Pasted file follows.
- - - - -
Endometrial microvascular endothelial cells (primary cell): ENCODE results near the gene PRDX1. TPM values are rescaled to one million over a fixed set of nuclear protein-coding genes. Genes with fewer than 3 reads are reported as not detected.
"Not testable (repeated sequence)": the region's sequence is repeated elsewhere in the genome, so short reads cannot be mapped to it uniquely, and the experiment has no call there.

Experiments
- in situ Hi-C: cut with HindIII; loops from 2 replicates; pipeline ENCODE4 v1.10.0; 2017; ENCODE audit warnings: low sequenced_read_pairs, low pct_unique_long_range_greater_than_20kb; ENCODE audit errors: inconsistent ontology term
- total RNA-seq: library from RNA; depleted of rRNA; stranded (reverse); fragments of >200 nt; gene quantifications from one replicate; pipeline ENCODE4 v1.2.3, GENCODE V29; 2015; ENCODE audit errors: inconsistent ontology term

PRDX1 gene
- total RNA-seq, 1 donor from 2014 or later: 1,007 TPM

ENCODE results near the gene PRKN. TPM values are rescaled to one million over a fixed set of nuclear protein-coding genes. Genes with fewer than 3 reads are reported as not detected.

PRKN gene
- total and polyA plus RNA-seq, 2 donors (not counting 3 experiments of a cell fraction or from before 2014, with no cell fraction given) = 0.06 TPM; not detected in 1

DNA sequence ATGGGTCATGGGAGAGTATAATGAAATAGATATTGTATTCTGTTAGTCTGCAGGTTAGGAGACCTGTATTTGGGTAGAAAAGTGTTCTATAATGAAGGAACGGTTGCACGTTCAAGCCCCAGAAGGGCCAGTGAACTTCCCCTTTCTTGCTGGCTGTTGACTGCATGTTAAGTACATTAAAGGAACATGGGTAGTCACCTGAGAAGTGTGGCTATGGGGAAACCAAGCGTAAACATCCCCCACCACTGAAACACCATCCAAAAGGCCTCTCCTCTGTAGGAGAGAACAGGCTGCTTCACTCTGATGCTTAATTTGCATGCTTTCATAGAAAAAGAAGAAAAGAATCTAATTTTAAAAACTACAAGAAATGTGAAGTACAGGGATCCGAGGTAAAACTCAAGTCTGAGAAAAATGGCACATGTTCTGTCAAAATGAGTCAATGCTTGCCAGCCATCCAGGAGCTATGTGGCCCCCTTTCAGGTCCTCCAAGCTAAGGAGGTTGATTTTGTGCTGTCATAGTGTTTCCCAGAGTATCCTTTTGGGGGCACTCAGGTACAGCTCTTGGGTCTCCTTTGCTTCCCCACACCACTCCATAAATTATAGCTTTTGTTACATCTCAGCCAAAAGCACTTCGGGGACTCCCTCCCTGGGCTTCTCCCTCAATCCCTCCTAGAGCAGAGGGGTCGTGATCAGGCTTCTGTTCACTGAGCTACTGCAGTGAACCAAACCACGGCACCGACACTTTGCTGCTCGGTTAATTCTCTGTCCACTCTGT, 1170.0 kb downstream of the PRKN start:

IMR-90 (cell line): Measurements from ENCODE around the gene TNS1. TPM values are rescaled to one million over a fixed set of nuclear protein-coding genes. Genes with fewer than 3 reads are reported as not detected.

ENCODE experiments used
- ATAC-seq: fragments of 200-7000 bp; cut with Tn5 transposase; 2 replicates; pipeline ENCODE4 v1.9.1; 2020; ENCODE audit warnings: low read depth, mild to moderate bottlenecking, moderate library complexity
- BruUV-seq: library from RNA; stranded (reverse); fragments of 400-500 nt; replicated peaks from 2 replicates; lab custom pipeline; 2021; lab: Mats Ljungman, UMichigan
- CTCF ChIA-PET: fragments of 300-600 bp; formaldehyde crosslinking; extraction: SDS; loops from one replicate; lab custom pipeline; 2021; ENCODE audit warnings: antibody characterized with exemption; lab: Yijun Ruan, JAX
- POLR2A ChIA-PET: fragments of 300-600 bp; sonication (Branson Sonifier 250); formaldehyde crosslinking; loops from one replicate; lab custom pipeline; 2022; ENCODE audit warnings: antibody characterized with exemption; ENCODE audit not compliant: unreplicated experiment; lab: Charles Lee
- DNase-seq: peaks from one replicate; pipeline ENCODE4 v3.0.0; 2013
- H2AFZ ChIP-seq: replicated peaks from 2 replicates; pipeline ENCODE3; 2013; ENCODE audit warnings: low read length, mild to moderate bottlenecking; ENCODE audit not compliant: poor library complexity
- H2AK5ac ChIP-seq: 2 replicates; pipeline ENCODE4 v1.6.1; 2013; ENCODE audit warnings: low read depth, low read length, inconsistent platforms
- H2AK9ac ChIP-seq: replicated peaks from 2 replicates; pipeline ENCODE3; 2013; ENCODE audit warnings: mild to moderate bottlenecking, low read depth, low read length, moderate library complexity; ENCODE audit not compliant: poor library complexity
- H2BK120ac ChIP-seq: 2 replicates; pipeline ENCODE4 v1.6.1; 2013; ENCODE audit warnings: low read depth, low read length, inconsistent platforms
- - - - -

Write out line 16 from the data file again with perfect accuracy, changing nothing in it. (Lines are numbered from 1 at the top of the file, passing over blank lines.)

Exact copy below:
- CTCF ChIA-PET: fragments of 300-600 bp; formaldehyde crosslinking; extraction: SDS; loops from one replicate; lab custom pipeline; 2021; ENCODE audit warnings: antibody characterized with exemption; lab: Yijun Ruan, JAX